The President of the United States shall deliver to every such State bonds of the United States bearing interest at the rate of per cent per annum to an amount equal to the aggregate sum of ____ for each slave shown to have been therein by the Eighth Census of the United States, said bonds to be delivered to such State by installments or in one parcel at the completion of the abolishment, accordingly as the same shall have been gradual or at one time within such State; and interest shall begin to run upon any such bond only from the proper time of its delivery as aforesaid. Any State having received bonds as aforesaid and afterwards reintroducing or tolerating slavery therein shall refund to the United States the bonds so received, or the value thereof, and all interest paid thereon.

ART.——All slaves who shall have enjoyed actual freedom by the chances of the war at any time before the end of the rebellion shall be forever free; but all owners of such who shall not have been disloyal shall be compensated for them at the same rates as is provided for States adopting abolishment of slavery, but in such way that no slave shall be twice accounted for.

ART.——Congress may appropriate money and otherwise provide for colonizing free colored persons with their own consent at any place or places without the United States.


(Lincoln believed that blacks and whites could not live in true equality, and therefore advocated that the blacks emigrate to a country where they could have full rights. The black community was split: some had experienced the tremendous racism of the Northern cities, and agreed with Lincoln. But others maintained they were Americans as much as the whites, and had no intention of leaving the land they were born in.)

After the proposed amendments, the message became less involving -- for a while. But as the clerk reached the end, those present found themselves listening intently to some of the most famous and eloquent words Lincoln ever wrote:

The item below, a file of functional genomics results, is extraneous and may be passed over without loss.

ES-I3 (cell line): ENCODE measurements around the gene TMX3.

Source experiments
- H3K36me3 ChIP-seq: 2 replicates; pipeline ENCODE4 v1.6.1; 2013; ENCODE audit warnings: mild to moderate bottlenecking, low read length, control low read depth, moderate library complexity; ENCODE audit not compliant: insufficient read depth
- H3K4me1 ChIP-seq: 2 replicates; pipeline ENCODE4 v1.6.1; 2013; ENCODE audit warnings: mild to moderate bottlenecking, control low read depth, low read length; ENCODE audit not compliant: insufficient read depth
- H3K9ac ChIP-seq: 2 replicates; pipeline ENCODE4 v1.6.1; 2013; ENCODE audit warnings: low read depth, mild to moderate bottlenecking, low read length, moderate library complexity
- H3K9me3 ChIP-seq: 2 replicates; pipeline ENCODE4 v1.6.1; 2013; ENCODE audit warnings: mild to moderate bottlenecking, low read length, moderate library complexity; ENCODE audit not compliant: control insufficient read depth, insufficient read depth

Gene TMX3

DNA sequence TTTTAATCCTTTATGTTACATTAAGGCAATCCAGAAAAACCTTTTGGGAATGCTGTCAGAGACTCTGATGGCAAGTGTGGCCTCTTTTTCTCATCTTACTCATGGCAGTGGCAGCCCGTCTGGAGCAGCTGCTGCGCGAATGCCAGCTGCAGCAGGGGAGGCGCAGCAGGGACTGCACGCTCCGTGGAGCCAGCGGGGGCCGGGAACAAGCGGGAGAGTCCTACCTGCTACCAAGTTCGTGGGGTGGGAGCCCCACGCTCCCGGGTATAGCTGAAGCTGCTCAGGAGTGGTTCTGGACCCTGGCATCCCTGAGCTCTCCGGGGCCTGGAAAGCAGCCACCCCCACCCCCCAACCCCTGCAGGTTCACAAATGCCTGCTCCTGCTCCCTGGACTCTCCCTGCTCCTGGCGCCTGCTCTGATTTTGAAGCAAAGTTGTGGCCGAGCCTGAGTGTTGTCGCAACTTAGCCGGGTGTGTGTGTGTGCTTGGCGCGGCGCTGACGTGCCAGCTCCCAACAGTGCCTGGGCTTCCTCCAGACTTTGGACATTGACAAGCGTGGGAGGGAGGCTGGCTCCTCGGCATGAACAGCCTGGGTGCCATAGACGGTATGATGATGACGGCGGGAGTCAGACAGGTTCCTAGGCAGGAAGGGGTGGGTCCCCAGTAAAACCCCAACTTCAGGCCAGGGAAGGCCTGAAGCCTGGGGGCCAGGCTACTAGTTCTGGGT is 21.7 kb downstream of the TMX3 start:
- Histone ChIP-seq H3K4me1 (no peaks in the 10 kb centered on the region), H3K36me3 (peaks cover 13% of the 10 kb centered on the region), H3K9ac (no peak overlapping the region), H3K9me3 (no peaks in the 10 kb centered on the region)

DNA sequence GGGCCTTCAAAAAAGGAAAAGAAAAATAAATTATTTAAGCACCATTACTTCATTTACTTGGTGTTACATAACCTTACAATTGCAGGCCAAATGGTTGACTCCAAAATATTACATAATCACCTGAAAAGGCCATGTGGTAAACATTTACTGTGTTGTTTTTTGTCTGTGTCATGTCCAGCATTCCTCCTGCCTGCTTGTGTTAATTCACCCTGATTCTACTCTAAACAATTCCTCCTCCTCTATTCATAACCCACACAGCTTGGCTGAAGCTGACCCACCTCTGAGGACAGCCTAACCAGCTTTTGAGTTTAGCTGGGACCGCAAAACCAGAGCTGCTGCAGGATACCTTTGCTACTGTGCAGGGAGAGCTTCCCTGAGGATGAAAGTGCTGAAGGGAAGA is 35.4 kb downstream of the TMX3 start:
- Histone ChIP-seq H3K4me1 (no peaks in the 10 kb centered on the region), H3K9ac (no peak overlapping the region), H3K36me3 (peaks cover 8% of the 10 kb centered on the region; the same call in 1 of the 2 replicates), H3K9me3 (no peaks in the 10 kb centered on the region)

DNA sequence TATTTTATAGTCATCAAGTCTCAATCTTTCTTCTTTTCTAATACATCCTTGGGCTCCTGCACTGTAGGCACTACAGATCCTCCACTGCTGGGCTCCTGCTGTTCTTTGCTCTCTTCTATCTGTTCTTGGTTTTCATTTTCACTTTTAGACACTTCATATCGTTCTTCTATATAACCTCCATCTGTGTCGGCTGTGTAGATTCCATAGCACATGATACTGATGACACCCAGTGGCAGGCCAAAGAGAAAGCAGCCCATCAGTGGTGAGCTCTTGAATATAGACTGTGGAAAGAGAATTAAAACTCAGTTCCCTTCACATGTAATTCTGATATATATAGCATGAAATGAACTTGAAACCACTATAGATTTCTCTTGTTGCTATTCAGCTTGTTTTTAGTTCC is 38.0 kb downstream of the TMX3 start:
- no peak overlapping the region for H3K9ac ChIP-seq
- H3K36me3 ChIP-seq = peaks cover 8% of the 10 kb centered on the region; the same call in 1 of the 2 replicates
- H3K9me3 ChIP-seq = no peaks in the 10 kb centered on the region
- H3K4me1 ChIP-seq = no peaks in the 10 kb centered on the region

...still the question recurs, "Can we do better?" The dogmas of the quiet past are inadequate to the stormy present. The occasion is piled high with difficulty, and we must rise with the occasion. As our case is new, so we must think anew and act anew. We must disenthrall ourselves, and then we shall save our country.

Fellow-citizens, we can not escape history. We of this Congress and this Administration will be remembered in spite of ourselves. No personal significance or insignificance can spare one or another of us. The fiery trial through which we pass will light us down in honor or dishonor to the latest generation. We say we are for the Union. The world will not forget that we say this. We know how to save the Union. The world knows we do know how to save it. We, even we here, hold the power and bear the responsibility. In giving freedom to the slave we assure freedom to the free——honorable alike in what we give and what we preserve. We shall nobly save or meanly lose the last best hope of earth. Other means may succeed; this could not fail. The way is plain, peaceful, generous, just——a way which if followed the world will forever applaud and God must forever bless.






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(in reply to Capt. Harlock)
Post #: 724
RE: Civil War 150th - 12/4/2012 8:42:47 PM   
Capt. Harlock


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Early December, 1862: